It’s hard to actually make a mark in the music industry. So many talented people try their hand at success, and the playing field, in terms of competition as a musician, is immense. To be able to parlay success, however, in multiple formats and musical arenas, while facing such odds, bears a certain demonstration of both perseverance, and passion.

Phil Collins has always been, to me, one of the most under-appreciated artists for his pure musicianship. This man transcended prog-rock pioneer to power pop mastery, all in the same band; took his solo career to varied radio formats, videos, collaborations, and onto theater stages via musicals; used his unsung drumming talents to propel complex Genesis arrangements to the first-ever Led Zeppelin reunion; and in this latest stage of his career, pursued reliving and celebrating perhaps the favored era of his, which is none of the above: his youth, and childhood.

Beginning in the studio end of this current cycle of projects, Going Back truly is that for Phil. Any fan of his, who’s put time into absorbing his work, knows deep in his soul, is Motown. This album and live representation are literally extensions of what he’s offered live for decades. It was my great fortune many years ago to see Phil with Genesis at a massive Veterans Stadium three-night run in Philadelphia. This 1987 concert came to a conclusion with an emotion medley many, many fans have bore witness to over the years. Phil’s inclusion of these songs was a glimpse at what was to come all these years later.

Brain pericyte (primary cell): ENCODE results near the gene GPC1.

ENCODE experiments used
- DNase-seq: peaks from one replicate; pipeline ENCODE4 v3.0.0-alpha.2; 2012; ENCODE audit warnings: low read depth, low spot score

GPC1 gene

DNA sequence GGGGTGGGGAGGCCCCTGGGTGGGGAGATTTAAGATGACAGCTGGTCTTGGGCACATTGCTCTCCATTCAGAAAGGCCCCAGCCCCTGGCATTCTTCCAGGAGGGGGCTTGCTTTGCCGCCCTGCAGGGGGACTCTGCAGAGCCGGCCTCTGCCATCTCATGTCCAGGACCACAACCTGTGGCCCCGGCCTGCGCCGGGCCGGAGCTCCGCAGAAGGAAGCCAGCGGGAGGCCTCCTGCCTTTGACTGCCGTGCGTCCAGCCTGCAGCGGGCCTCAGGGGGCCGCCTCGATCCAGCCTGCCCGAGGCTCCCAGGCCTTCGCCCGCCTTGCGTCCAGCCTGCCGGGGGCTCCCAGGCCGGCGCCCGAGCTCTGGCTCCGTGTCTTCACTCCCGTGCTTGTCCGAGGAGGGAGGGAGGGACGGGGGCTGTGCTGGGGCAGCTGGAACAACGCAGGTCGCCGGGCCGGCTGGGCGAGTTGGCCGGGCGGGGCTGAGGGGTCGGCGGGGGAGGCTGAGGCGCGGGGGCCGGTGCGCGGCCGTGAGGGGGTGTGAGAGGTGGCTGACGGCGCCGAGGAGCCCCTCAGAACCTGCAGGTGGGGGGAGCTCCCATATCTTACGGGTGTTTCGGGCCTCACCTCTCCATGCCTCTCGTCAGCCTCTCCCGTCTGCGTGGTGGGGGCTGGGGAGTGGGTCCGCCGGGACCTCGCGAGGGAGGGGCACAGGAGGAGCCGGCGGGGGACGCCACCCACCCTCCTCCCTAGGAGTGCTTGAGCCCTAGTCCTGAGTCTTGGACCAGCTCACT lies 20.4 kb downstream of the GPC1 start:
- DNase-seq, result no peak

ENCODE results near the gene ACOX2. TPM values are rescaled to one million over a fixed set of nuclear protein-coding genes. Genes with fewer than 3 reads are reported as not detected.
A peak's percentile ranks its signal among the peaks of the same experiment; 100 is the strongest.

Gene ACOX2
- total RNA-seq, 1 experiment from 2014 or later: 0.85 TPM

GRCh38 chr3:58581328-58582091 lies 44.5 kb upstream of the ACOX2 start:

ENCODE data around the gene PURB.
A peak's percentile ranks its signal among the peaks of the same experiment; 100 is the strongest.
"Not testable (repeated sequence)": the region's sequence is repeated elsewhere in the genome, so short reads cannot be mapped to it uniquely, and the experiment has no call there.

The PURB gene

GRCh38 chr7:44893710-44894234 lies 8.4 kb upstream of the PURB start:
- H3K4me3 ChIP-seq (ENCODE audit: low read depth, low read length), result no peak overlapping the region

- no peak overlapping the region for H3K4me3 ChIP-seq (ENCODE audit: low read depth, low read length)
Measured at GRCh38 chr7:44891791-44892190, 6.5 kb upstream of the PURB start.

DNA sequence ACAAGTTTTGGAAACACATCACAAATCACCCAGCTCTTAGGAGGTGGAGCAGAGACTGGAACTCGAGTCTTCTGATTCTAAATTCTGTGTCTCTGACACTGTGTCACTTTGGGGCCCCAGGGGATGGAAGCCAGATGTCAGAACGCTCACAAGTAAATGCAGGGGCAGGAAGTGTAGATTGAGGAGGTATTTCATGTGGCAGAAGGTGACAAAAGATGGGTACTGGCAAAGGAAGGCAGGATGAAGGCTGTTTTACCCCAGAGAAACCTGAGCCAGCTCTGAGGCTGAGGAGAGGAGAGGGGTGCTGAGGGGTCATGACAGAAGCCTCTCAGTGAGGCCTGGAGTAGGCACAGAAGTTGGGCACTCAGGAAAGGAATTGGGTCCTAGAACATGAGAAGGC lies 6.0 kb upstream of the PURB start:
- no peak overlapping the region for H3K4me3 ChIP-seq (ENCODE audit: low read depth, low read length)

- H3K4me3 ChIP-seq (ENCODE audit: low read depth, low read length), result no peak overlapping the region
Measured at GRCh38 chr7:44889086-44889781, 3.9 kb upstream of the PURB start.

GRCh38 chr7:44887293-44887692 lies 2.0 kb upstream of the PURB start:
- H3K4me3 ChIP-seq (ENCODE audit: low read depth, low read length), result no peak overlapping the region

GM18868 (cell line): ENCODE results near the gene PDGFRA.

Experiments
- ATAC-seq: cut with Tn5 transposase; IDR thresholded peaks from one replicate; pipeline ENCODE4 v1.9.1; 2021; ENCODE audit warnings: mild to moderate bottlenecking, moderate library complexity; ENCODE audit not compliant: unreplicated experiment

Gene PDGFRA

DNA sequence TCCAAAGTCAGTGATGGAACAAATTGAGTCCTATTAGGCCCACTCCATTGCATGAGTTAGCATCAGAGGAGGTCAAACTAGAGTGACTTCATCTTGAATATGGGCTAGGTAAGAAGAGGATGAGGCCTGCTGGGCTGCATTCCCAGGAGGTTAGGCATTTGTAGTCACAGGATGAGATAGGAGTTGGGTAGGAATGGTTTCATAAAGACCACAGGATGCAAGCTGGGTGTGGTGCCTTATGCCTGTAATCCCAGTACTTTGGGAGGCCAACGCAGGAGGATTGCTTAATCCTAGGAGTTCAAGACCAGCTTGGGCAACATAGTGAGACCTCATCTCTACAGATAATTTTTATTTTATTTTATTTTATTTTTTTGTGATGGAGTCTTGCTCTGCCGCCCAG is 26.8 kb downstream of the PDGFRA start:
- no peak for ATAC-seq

Roseland, a celebrated live music venue in New York, was home to three nights of performances by Phil and his outrageous band, culled into this one live release. The gorgeous classic interiors of the ballroom are rarely featured throughout the shoot, and it’s a shame, as the room is rich with charm and evokes another age, much like the music Phil ably presents. Much more of a shame is this savage monster of a drummer never once leans into a kit to show off his precision prowess and restrained assault. He’s had a harder time over-coming issues that prevent him from playing full shows, and has stated that last go around with Genesis was likely the finale to such affairs, but to this longtime fan, knowing how much he loved this music, it was tough to never once see him behind a kit. Sure, longtime drummer for Phil and Genesis Chester Thompson is there, and doing just fine. But he was there as Phil played alongside him, too, for the last several decade’s worth of live performances, and that double-drummer aspect was also a side of Phil. He was willing to share the spotlight, and allow other talent to make the whole show bigger, better. The shots of the historic theater interior, and Phil demonstrating his mastery on drums, are the only things missing on an otherwise magical walk down memory lane.

Phil is presented as the Motown hero; it is Phil who’s initials are in place of the legends he grew up listening to, and Phil now introduced and brought to center stage after the gargantuan band warms the crowd up. Dressed impeccably and offered as the consummate crooner as opposed to iconic multi-instrumentalist. That versatility is put aside for a night that, as Phil himself says a couple of times, these are all the songs that meant so much to him (growing up). Signed, Sealed, Delivered is dropped like a thermobaric bomb, in no small part due to the musical elements from the original era he is so infatuated with now integrated into his own homage. The Funk Brothers, legendary musicians Bob Babbitt, Ray Monette and Eddie Willis are proudly displayed, and anchor the evening. After all, Phil may love these tunes, but so do a lot of other folks, and their own memories and nostalgic attachments to these epic pieces of music get equally revved up.